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If 2008 was “the year of planning and trying”, and 2009 “the year of work”, then 2010 will be remembered as “the year of testing.

The Tonle Sap Lake is a unique environment and a jewel in the crown of earth’s bio-diversity for all who are privileged to be a part of it. A search of the literature will show that the flora and fauna of this region are well studied and protected by international conventions. In the past decade several international and local non-governmental organizations have dedicated themselves to protecting this biosphere and raising public awareness about it.
What is missing, however, is the recognition that human beings have an important role in this eco-system, and are not simply unwanted interlopers. The people of the Tonle Sap, those living both in stilted and floating communities, are as much a part of the lake and its flooded regions as are the fish, the birds and the trees. They have a right to protection and care, particularly as the reality of climate change becomes more and more apparent—and its effects so potentially devastating.

Accessing health care from many of these villages is a practical impossibility. Some villages appear to be 35 kilometers from the nearest health facility on official government maps, but because travel is not a straight line the travel-distance can exceed 100 kilometers. For a population that earns perhaps $2.50/day per family the cost of purchasing the fuel and/or hiring someone to take a family member to seek medical assistance is not feasible. Making matters even more difficult financially is the complex web of debt that more than 80% of the lake’s residents live with from year to year.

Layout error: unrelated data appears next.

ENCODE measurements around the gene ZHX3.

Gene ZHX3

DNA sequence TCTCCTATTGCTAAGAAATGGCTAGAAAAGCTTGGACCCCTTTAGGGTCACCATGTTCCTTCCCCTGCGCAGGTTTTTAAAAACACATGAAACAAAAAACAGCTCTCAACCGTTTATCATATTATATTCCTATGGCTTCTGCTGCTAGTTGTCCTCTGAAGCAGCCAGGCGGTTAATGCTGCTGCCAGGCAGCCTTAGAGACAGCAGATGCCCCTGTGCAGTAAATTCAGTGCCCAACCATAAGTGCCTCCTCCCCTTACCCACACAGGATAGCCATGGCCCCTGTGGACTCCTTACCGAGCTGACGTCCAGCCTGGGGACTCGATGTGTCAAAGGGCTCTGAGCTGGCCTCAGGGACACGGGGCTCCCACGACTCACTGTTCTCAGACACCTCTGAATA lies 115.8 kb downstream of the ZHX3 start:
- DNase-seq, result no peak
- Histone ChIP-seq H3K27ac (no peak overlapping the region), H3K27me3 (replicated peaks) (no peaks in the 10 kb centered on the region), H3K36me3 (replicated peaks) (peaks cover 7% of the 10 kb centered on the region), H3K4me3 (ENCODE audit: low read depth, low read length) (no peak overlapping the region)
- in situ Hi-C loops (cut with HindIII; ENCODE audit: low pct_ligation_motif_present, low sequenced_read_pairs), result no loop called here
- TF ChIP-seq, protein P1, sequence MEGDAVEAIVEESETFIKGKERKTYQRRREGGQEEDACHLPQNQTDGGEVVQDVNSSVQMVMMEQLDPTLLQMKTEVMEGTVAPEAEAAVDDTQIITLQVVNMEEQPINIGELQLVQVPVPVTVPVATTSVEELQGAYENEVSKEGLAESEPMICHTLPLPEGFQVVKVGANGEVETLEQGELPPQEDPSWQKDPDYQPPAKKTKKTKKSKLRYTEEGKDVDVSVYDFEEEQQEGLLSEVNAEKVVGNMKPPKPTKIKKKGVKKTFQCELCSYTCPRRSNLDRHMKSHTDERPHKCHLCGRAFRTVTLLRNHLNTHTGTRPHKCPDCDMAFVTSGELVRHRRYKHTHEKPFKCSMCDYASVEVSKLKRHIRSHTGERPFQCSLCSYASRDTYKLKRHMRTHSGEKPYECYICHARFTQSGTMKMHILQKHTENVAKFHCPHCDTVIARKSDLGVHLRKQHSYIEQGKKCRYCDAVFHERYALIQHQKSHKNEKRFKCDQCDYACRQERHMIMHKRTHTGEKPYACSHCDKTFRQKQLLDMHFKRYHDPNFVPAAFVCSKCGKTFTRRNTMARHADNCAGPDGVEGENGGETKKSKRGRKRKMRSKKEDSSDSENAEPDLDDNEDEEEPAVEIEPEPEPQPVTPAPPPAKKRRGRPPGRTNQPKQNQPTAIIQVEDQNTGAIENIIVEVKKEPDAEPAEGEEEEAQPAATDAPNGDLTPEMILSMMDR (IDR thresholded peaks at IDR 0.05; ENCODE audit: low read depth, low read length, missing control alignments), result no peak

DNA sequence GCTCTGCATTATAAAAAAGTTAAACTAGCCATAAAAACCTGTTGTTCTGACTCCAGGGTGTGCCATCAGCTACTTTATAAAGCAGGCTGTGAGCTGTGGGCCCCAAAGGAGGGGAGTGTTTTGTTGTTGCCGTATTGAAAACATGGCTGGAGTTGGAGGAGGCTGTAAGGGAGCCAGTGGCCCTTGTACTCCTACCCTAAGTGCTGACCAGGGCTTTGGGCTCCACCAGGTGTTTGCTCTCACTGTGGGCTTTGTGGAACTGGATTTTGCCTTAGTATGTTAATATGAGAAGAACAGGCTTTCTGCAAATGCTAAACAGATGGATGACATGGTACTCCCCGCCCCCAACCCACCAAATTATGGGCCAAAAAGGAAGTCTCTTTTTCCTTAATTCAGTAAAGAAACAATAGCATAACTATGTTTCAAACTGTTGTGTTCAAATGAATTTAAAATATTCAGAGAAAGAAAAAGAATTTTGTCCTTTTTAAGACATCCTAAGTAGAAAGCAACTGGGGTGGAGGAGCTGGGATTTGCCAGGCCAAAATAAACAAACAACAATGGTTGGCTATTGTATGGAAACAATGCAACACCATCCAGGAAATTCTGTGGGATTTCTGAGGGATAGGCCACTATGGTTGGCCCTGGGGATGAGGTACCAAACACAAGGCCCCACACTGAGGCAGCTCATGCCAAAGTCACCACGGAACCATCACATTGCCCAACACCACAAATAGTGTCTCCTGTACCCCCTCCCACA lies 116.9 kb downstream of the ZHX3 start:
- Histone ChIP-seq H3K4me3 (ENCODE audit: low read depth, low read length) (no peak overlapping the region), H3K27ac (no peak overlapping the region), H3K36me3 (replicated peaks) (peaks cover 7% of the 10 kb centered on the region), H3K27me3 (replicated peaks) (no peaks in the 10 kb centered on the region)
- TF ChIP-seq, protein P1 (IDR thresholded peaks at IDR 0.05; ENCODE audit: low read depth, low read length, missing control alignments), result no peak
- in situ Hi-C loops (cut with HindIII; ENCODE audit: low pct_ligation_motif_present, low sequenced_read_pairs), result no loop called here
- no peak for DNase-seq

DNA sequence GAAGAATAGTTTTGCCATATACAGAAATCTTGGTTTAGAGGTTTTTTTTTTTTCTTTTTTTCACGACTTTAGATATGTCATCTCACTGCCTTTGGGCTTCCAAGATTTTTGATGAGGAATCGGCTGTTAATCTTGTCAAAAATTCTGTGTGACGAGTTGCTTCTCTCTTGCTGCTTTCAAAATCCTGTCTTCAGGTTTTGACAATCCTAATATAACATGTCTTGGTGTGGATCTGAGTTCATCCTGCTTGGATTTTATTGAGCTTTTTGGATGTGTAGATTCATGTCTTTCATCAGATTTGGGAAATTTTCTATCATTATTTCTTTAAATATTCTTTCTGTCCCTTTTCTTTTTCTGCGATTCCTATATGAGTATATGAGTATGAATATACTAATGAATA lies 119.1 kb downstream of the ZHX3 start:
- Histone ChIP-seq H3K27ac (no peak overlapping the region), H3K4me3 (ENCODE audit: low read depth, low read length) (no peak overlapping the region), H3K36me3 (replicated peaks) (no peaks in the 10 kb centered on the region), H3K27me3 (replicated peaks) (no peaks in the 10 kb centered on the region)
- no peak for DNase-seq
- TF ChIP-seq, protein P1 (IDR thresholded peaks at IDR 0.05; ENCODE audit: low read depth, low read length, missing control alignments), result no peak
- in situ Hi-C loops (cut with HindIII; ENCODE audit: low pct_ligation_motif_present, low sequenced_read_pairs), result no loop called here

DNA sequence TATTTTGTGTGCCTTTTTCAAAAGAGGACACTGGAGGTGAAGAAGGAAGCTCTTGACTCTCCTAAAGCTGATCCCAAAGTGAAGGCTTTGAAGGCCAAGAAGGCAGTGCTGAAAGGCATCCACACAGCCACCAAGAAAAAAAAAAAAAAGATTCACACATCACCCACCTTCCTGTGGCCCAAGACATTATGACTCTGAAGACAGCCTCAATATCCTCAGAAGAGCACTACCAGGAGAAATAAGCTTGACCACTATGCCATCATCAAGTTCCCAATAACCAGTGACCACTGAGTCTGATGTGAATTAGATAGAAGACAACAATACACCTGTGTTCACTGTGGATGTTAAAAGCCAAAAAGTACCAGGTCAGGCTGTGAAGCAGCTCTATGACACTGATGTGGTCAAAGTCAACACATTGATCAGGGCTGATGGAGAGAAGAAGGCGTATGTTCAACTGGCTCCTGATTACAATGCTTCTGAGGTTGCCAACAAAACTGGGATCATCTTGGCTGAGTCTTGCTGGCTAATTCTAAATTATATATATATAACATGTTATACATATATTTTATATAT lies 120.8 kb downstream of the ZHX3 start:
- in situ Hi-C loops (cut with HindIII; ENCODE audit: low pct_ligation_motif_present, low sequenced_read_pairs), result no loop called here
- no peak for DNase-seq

The Lake Clinic-Cambodia (TLC) has, for the past three years, brought health care and health education to seven villages; three in Siem Reap Province and four in Kompong Thom. It is challenging throughout the year. During the rainy season storms threaten and delay travel. During the dry season mud and concentrations of water hyacinths bog down and/or entrap all transport. The time and expense involved is formidable, and for small organizations it calls for a commitment and a spirit of involvement that is all too often a scarcity in this “new Cambodia”. Staff must endure these storms during the rainy season as well as the heat, the insects and the smells associated with low water.

This past year of 2010 has seen the lowest water levels that anyone native to the lake can recall. The reversal of the Tonle Sap River’s flow came six weeks late, and at its peak the water level was more than 2 meters below where they would normally be. Is this a unique event, or the beginning of a trend? Certainly this change from the norm holds the potential of catastrophic change for the people of the lake this year. Fisheries that depend upon the flow of the Tonle Sap River to bring fish eggs and larvae into the lake will face disastrous reductions in fish yields as the forests failed to flood at the time when young fish would find safety and cooler waters there.

An already stressed, and too often marginal population will suffer. Cambodians are a resilient people, but at this time even nature seems set against them.

The TLC1 Version 3.0


Here she is!

She's a bit faster, and quite a bit more fuel efficient. The additional 12 square meters of "floor space" in the back allows for outdoor dining when the weather permits as well as a bedroom under the stars on clear nights.

Our "Charming Duckling" is looking more like a Swan everyday.

Yours,
Jon